First Official Numbers on Installations Under Japan’s Feed-in Tariff

The Japanese government has published official numbers on the installation records for the first three months of the new feed-in tariff system in this PDF-file. Thanks to this tweet by Hiro Matsubara for the link.

These numbers are somewhat difficult to interpret, since there are two sets of them.

One is the number of installations that have been approved by the Ministry of Economy for participation in the system. Many of those have not yet actually started production, and some of them will even not be able to do so in the running budget year (until March of next year).

This number is 1.78 GW for all renewable sources. The government sees this as a good start of the new system (順調な滑り出し).

Most of that is from solar, with 0.44 GW of residential and 1.04 GW of big scale solar.

Wind contributed 0.29 GW in these three months.

Hydro, biomass, and geothermal are all close to zero.

Clearly, the feed-in tariff system in Japan is strongly dominated by solar power right now. This is good news for bringing costs of solar world wide down even faster. On the other hand, the numbers for biomass and geothermal are clearly inadequate. With the good geothermal resources Japan has, this needs to change.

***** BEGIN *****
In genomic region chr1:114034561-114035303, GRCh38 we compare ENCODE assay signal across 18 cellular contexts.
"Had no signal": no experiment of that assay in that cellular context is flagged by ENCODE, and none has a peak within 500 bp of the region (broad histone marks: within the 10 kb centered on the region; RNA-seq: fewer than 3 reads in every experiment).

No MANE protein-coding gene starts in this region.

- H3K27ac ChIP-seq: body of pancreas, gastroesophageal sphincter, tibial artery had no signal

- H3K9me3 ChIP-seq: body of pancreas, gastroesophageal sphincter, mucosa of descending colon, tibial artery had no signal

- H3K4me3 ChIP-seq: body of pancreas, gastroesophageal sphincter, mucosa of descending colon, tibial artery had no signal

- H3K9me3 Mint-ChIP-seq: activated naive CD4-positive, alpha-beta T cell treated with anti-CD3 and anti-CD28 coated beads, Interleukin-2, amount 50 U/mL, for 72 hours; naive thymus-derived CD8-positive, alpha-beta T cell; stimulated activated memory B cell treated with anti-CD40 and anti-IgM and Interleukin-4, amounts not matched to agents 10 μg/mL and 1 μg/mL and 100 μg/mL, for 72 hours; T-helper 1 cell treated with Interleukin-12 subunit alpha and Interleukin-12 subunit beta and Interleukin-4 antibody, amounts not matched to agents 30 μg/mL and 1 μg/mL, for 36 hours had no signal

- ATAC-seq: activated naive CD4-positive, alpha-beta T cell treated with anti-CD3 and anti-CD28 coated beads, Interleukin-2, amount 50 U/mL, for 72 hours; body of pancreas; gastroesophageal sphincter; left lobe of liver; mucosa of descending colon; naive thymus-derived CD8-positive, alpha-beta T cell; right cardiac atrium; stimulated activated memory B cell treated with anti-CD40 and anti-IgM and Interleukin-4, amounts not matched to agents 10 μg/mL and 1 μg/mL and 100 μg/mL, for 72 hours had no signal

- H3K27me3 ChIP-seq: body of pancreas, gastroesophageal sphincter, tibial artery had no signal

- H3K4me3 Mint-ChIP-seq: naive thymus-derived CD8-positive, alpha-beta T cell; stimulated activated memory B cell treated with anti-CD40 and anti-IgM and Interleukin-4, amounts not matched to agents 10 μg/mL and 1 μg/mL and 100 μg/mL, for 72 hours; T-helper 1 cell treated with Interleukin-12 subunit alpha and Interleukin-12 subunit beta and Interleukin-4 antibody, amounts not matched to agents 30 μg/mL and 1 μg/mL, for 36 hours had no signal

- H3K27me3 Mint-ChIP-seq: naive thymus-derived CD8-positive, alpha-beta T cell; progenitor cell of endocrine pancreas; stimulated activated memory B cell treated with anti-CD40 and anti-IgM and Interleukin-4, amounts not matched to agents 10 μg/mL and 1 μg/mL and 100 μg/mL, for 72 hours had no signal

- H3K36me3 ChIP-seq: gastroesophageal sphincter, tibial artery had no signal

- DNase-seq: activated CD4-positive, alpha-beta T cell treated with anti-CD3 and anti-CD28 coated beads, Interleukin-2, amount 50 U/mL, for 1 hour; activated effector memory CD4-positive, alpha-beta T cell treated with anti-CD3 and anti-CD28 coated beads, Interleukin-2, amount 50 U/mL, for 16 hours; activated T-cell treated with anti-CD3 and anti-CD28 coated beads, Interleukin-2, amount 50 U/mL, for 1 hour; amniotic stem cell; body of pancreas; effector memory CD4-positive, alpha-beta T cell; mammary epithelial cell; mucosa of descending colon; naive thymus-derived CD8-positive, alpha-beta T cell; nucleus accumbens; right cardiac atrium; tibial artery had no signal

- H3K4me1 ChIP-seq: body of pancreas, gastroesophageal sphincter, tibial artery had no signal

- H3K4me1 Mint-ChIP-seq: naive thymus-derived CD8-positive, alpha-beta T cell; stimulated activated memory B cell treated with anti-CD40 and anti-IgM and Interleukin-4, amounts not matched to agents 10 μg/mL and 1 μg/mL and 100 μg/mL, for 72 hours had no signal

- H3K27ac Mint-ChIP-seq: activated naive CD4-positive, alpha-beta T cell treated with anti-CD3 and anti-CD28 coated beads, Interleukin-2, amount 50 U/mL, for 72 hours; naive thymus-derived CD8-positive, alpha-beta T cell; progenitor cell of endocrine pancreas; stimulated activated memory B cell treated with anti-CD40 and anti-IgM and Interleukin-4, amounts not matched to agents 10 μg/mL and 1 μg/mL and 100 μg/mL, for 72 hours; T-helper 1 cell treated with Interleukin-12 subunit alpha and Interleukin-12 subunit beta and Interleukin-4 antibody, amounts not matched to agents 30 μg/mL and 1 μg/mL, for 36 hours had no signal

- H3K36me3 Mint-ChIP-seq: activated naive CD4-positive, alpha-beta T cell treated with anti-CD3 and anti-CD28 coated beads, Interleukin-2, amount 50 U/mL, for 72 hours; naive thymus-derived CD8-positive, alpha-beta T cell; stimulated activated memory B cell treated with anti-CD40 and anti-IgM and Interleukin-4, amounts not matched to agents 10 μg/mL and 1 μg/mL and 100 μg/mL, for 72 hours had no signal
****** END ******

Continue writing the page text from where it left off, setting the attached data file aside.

Update: Lexegese has kindly republished this article.

Published by kflenz

Professor at Aoyama Gakuin University, Tokyo. Author of Lenz Blog (since 2003, lenzblog.com).

2 thoughts on “First Official Numbers on Installations Under Japan’s Feed-in Tariff

  1. I have not followed this issue in detail, but what I’ve heard is similar. Permit procedures take too long, especially for locations in national parks.

    Whatever the reason, geothermal is not off to a good start. And wind is also not exactly overwhelming, considering the very high tariffs paid.

    With wind, there are issues of connecting the good sites to the centers of consumption that are holding things up. Japan needs to build more network capacity, and it needs to get unbundling done before that happens at scale.

    Like

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